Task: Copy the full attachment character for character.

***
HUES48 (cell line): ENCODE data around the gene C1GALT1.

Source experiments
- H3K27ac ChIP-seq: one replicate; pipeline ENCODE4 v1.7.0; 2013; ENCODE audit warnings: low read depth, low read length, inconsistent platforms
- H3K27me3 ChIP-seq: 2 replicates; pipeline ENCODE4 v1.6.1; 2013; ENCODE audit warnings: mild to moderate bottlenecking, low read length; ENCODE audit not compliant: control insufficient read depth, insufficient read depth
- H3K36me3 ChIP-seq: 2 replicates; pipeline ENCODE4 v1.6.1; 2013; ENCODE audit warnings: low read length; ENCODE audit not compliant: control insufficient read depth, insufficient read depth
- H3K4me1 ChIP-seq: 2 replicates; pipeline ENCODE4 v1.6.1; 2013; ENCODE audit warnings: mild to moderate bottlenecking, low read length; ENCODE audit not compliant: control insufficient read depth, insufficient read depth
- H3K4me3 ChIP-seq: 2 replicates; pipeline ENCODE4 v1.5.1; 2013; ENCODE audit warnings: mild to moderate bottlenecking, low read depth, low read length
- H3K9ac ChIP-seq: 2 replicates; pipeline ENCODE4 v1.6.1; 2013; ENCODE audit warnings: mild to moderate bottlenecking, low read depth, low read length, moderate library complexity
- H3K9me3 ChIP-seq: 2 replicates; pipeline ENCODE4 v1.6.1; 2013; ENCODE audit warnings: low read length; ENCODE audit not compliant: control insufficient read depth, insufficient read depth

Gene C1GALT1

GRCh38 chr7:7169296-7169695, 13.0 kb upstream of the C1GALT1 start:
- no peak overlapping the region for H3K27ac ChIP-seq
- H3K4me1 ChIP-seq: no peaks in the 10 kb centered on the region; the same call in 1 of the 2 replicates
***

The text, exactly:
HUES48 (cell line): ENCODE data around the gene C1GALT1.

Source experiments
- H3K27ac ChIP-seq: one replicate; pipeline ENCODE4 v1.7.0; 2013; ENCODE audit warnings: low read depth, low read length, inconsistent platforms
- H3K27me3 ChIP-seq: 2 replicates; pipeline ENCODE4 v1.6.1; 2013; ENCODE audit warnings: mild to moderate bottlenecking, low read length; ENCODE audit not compliant: control insufficient read depth, insufficient read depth
- H3K36me3 ChIP-seq: 2 replicates; pipeline ENCODE4 v1.6.1; 2013; ENCODE audit warnings: low read length; ENCODE audit not compliant: control insufficient read depth, insufficient read depth
- H3K4me1 ChIP-seq: 2 replicates; pipeline ENCODE4 v1.6.1; 2013; ENCODE audit warnings: mild to moderate bottlenecking, low read length; ENCODE audit not compliant: control insufficient read depth, insufficient read depth
- H3K4me3 ChIP-seq: 2 replicates; pipeline ENCODE4 v1.5.1; 2013; ENCODE audit warnings: mild to moderate bottlenecking, low read depth, low read length
- H3K9ac ChIP-seq: 2 replicates; pipeline ENCODE4 v1.6.1; 2013; ENCODE audit warnings: mild to moderate bottlenecking, low read depth, low read length, moderate library complexity
- H3K9me3 ChIP-seq: 2 replicates; pipeline ENCODE4 v1.6.1; 2013; ENCODE audit warnings: low read length; ENCODE audit not compliant: control insufficient read depth, insufficient read depth

Gene C1GALT1

GRCh38 chr7:7169296-7169695, 13.0 kb upstream of the C1GALT1 start:
- no peak overlapping the region for H3K27ac ChIP-seq
- H3K4me1 ChIP-seq: no peaks in the 10 kb centered on the region; the same call in 1 of the 2 replicates